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Featured Research Projects

Collaborative Research Project in Biomedical Innovation Law – Repurposing Known Drugs

Professor Kathy Liddell is a core partner in the Collaborative Research Project in Biomedical Innovation Law (CeBIL), headed by Professor Timo Minssen at the University of Copenhagen. Other partner institutions to the research programme include the Petrie-Flom Centre for Health Law Policy, Biotechnology and Bioethics at Harvard Law School, Harvard Medical School, and the University of Michigan Law School. The project is funded by the Novo Nordisk Foundation.

Professor Liddell, with Senior Research Associate Dr John Liddicoat, will be responsible for a study focusing on repurposing pharmaceuticals with new medical uses. The project aims to harness legal expertise in the field of intellectual property to help scientists and clinicians with the challenge of repurposing known drugs. It will comprise two strands across three years:

1. Identifying the nature, source and extent of the incentive gap (if any) for developing new medical purposes for known products.

2. Studying the role of law in making re-purposing research more economically attractive, efficient and effective.

Liability for Harms Caused by the Use of AI in Healthcare

The accelerating integration of AI systems into the fabric of everyday life raises pressing questions about how legal liability will be assigned when these systems cause harm and whether the laws governing this liability should be reformed.  Jeff Skopek received a Wellcome Trust Seed Award to explore these questions as they arise in the context of healthcare.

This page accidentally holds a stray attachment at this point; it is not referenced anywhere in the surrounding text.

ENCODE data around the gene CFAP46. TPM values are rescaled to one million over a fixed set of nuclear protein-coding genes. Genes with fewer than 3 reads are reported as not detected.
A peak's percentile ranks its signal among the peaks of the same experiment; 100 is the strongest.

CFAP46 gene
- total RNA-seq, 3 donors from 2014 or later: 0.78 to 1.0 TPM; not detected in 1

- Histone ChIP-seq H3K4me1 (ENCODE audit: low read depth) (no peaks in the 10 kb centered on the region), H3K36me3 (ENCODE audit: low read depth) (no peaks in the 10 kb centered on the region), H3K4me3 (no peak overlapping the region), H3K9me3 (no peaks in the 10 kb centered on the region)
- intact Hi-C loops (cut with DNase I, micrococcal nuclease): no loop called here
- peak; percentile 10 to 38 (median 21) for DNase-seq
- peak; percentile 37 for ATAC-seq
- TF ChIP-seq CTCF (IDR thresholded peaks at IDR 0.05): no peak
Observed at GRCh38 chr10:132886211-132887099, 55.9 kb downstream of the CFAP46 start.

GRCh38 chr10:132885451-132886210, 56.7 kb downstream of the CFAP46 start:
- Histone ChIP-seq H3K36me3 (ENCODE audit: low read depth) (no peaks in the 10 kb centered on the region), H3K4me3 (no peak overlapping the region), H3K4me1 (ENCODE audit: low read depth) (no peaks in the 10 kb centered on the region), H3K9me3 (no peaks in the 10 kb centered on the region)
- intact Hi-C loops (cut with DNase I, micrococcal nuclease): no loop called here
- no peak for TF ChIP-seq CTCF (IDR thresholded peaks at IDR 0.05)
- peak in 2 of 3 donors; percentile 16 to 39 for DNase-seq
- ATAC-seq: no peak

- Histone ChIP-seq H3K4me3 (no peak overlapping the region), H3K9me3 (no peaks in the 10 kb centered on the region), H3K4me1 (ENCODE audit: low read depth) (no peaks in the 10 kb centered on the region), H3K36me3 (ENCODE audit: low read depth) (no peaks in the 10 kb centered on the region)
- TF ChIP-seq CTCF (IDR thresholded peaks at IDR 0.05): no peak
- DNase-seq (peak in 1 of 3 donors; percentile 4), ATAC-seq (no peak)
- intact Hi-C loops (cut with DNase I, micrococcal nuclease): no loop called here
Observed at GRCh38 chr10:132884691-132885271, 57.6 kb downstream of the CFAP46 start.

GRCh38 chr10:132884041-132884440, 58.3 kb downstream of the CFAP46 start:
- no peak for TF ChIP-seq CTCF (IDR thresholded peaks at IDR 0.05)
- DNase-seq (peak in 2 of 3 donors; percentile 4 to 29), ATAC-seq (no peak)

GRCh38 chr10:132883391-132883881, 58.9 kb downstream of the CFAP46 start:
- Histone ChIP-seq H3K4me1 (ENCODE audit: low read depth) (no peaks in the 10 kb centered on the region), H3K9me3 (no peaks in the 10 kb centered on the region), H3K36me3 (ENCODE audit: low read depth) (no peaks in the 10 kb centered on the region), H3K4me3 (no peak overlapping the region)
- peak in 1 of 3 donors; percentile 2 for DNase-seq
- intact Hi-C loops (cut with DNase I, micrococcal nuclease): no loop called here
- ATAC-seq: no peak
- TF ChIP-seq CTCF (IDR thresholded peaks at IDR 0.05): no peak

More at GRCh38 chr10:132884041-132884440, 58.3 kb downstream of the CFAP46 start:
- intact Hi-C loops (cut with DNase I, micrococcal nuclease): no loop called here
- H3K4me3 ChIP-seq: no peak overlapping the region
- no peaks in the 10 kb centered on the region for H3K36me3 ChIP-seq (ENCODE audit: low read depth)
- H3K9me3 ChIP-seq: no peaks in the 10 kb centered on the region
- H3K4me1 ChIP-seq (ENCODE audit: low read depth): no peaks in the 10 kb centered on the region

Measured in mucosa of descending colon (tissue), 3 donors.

His project focuses in particular on the liability landscape for harms caused by the use of machine learning algorithms in medical diagnosis and treatment.  These algorithms promise to transform healthcare in two related ways: first, by recommending diagnoses and treatments that are highly personalized to individual patients; and second, by making these recommendations on the basis of a logic that is a black-box to the physicians using them. 

When these black-box algorithms out-perform doctors yet have significant error rates that cannot be eliminated, they give rise to the legal and normative questions at the core of this project.   Skopek seeks to clarify how the law of negligence and product liability might apply to harms caused by the use of such algorithms and whether either of these areas of law should be reformed or supplemented with a sui generis legislative regime for AI. 

Other Selected Research Projects

Barnard, Catherine: Picking, packing and plucking: International Migration in the post Brexit world (ESRC)

Bevilacqua, Catherine: Towards a Theory of Human Rights in Practice: The Role of Plastic Human Rights and International Human Rights Obligations in the UN's Approach to Cholera in Haiti (AHRC)

Hen-Smith, May: Taxing Ghosts: Tackling Residency Loopholes in the Digital Economy (Leverhulme Foundation)

Liddell, Kathy: Collaborative Research Programme in Biomedical Innovation Law (Novo Nordisk Foundation)

Menashe, Maayan: Re-Imagining Global Labour Rights’ Enforcement (British Academy Postdoctoral Fellowship)

Steffek, Felix: Should I go to court? Improving Access to Justice using Artificial Intelligence to Predict and Explain Summary Judgments (Nuffield Foundation)